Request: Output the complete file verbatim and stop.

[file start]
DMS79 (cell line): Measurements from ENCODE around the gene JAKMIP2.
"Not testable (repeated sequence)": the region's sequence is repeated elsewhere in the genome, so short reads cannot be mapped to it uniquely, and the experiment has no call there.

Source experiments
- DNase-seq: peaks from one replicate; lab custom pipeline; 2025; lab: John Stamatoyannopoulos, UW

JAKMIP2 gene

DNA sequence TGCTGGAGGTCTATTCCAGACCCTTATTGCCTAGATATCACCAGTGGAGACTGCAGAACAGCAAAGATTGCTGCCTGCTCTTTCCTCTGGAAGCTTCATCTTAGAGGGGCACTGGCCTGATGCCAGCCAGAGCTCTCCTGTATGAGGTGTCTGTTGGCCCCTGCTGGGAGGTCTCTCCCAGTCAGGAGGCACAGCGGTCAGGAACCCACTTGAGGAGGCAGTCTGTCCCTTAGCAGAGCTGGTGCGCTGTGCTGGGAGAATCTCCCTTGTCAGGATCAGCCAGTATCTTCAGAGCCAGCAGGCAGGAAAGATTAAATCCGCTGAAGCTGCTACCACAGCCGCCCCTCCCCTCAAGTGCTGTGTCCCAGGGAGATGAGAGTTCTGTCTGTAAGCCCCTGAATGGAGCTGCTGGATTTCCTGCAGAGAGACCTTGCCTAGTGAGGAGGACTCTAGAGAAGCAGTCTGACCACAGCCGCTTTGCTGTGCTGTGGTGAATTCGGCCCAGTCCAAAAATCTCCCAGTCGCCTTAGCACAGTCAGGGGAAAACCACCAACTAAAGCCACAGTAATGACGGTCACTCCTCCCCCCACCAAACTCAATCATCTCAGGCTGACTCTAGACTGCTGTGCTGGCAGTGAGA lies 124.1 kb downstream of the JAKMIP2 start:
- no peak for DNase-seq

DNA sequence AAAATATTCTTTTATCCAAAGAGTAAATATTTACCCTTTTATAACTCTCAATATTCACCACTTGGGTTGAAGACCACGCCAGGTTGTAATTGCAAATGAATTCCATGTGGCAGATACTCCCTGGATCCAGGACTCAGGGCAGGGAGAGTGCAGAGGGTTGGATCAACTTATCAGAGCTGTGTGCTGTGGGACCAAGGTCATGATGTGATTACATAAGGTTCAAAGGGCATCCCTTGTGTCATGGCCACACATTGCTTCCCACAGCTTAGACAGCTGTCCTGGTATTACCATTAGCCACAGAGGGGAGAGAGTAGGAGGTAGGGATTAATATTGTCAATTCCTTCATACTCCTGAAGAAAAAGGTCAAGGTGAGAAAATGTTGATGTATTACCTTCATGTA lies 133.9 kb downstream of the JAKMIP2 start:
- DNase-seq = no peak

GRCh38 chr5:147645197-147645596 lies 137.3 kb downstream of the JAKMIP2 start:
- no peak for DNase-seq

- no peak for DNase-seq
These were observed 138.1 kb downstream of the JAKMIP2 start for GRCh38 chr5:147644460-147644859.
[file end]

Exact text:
DMS79 (cell line): Measurements from ENCODE around the gene JAKMIP2.
"Not testable (repeated sequence)": the region's sequence is repeated elsewhere in the genome, so short reads cannot be mapped to it uniquely, and the experiment has no call there.

Source experiments
- DNase-seq: peaks from one replicate; lab custom pipeline; 2025; lab: John Stamatoyannopoulos, UW

JAKMIP2 gene

DNA sequence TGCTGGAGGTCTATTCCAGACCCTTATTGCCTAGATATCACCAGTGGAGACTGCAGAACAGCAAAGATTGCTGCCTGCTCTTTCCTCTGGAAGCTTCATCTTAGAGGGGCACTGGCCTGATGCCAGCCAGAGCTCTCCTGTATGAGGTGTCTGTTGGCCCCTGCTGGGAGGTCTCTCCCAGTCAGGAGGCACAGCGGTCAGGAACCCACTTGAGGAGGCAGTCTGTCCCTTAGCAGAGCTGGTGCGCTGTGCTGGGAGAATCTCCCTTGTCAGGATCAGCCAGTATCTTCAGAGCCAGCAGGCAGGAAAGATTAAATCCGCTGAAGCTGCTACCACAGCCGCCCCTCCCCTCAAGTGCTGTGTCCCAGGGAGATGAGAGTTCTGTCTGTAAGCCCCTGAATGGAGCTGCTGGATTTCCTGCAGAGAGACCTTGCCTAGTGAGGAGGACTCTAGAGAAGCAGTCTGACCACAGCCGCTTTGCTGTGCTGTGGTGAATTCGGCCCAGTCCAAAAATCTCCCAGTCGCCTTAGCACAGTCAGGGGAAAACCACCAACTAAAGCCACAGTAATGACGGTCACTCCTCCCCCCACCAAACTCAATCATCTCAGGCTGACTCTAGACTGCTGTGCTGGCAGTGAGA lies 124.1 kb downstream of the JAKMIP2 start:
- no peak for DNase-seq

DNA sequence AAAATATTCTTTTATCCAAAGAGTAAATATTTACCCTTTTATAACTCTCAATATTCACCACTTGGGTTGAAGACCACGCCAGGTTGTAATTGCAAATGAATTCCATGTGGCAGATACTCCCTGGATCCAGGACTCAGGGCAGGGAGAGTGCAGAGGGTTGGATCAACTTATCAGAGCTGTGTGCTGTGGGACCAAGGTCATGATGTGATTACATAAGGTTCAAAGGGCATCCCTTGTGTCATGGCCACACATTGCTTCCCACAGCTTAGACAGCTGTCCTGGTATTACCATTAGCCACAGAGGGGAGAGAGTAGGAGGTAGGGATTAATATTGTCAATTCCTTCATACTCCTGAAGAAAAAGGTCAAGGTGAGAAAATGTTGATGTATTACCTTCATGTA lies 133.9 kb downstream of the JAKMIP2 start:
- DNase-seq = no peak

GRCh38 chr5:147645197-147645596 lies 137.3 kb downstream of the JAKMIP2 start:
- no peak for DNase-seq

- no peak for DNase-seq
These were observed 138.1 kb downstream of the JAKMIP2 start for GRCh38 chr5:147644460-147644859.